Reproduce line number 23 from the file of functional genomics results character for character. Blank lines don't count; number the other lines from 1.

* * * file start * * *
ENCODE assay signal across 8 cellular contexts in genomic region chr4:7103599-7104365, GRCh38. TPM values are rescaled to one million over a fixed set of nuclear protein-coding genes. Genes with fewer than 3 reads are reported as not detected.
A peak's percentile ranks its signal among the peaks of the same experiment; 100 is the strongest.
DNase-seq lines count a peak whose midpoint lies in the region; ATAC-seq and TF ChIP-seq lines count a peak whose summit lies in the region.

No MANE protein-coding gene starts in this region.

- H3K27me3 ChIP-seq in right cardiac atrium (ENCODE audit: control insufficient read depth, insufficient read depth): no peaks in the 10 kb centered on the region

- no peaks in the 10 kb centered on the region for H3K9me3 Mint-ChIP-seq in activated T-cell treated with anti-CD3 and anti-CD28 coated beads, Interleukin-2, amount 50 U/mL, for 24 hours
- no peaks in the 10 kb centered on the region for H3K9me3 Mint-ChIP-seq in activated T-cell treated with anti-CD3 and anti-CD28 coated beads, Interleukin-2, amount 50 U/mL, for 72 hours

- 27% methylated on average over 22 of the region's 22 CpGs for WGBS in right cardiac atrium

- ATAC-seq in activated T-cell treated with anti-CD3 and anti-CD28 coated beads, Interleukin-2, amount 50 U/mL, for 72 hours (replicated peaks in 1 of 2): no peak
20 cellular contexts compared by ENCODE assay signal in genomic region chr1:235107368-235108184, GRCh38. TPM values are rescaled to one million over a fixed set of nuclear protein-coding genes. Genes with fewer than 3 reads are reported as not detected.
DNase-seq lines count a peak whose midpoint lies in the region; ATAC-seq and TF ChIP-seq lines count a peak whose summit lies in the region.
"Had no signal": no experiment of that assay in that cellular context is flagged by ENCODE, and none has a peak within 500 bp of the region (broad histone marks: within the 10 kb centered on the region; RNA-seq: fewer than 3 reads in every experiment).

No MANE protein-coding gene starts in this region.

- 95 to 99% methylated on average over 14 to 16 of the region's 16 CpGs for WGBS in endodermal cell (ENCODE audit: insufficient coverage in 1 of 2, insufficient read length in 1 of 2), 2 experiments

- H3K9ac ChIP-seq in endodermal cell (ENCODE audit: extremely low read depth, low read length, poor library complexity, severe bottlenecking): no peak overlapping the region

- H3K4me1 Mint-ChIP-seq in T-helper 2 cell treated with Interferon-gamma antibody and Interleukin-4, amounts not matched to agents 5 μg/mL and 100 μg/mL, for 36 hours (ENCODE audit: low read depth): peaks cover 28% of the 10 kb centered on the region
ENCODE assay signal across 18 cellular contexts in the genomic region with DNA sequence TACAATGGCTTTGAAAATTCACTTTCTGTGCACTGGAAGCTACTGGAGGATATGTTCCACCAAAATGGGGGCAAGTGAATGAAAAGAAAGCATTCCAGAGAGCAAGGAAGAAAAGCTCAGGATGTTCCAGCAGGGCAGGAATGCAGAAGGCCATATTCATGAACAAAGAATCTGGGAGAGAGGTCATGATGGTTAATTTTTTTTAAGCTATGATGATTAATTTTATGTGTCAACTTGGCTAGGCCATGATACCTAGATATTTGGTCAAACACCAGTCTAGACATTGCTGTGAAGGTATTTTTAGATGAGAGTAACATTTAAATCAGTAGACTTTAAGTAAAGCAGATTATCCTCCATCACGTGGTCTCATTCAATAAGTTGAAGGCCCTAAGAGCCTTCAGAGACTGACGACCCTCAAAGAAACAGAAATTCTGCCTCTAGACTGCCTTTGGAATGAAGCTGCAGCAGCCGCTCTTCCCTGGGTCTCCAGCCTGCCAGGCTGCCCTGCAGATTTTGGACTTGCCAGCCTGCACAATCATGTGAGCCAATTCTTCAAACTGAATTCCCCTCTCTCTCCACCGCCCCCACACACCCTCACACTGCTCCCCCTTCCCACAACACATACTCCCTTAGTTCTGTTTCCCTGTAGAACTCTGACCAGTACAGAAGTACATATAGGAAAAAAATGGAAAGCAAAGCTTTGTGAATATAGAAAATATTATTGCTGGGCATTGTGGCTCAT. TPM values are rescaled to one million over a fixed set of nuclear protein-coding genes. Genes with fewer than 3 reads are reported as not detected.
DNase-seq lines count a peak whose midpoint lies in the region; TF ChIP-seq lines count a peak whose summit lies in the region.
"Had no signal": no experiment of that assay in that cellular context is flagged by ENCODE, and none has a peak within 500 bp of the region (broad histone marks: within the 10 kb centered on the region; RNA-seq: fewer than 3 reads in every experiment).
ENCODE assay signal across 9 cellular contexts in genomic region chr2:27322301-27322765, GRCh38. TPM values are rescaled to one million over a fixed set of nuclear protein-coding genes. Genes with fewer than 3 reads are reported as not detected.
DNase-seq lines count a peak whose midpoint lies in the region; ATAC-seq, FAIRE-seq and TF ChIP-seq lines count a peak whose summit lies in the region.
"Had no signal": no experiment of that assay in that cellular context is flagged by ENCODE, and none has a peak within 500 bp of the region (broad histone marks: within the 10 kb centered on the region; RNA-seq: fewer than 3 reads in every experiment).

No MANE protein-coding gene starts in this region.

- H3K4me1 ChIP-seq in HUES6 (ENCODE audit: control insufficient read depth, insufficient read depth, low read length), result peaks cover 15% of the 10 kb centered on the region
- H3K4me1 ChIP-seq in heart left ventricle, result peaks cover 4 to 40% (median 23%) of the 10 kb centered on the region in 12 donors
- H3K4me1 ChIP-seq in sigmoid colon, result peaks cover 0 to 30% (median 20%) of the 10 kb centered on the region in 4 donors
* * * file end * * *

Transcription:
No MANE protein-coding gene starts in this region.